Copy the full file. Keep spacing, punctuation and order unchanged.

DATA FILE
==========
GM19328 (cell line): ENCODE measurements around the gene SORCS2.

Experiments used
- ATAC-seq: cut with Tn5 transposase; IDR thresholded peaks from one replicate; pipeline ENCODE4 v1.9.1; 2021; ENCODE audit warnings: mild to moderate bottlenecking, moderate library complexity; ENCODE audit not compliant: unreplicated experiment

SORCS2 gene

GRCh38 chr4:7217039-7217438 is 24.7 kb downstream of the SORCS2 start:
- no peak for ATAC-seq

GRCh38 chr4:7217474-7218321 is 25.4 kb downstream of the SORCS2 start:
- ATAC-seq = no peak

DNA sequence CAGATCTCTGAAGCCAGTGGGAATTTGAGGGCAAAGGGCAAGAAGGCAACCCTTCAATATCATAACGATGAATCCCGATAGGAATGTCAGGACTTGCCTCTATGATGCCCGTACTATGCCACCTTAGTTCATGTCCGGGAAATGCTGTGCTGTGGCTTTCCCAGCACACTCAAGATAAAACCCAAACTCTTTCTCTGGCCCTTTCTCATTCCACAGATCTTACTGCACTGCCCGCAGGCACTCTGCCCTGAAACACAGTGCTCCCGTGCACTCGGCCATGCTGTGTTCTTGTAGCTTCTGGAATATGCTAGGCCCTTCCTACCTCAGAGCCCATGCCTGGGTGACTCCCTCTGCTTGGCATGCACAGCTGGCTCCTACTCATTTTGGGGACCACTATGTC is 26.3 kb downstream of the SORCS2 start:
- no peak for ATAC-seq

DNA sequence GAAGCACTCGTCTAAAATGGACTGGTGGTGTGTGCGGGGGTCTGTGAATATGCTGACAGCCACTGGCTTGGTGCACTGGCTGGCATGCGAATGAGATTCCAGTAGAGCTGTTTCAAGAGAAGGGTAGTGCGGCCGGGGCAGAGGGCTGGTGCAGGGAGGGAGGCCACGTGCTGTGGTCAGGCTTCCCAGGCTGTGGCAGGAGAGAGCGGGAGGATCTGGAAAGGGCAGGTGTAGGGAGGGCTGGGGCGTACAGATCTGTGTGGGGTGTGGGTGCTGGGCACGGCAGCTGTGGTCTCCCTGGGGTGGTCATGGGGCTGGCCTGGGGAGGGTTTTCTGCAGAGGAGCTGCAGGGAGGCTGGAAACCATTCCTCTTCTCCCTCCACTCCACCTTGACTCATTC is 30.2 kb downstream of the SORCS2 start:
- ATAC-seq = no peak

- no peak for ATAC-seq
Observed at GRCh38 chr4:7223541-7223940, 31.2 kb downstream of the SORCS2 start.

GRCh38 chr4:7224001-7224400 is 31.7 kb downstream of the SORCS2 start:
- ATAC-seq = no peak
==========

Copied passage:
GM19328 (cell line): ENCODE measurements around the gene SORCS2.

Experiments used
- ATAC-seq: cut with Tn5 transposase; IDR thresholded peaks from one replicate; pipeline ENCODE4 v1.9.1; 2021; ENCODE audit warnings: mild to moderate bottlenecking, moderate library complexity; ENCODE audit not compliant: unreplicated experiment

SORCS2 gene

GRCh38 chr4:7217039-7217438 is 24.7 kb downstream of the SORCS2 start:
- no peak for ATAC-seq

GRCh38 chr4:7217474-7218321 is 25.4 kb downstream of the SORCS2 start:
- ATAC-seq = no peak

DNA sequence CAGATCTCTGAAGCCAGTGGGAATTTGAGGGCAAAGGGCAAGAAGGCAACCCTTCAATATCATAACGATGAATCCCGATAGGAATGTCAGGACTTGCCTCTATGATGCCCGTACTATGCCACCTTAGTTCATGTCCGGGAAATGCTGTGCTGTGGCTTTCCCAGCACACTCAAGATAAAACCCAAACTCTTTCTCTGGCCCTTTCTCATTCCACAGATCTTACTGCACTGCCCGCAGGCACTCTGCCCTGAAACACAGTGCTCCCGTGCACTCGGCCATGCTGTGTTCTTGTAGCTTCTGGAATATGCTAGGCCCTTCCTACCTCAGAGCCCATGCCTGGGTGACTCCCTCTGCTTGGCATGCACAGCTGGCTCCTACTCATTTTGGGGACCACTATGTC is 26.3 kb downstream of the SORCS2 start:
- no peak for ATAC-seq

DNA sequence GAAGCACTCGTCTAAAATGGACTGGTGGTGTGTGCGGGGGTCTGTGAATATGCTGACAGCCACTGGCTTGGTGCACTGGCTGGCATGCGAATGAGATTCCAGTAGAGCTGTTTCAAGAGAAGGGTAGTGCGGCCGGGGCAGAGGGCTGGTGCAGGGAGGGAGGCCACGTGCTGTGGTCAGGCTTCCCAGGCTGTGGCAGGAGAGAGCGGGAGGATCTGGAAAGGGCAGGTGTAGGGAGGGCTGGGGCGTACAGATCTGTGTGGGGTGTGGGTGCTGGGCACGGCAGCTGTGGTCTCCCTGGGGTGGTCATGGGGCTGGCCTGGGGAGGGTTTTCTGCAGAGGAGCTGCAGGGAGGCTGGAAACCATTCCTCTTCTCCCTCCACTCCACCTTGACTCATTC is 30.2 kb downstream of the SORCS2 start:
- ATAC-seq = no peak

- no peak for ATAC-seq
Observed at GRCh38 chr4:7223541-7223940, 31.2 kb downstream of the SORCS2 start.

GRCh38 chr4:7224001-7224400 is 31.7 kb downstream of the SORCS2 start:
- ATAC-seq = no peak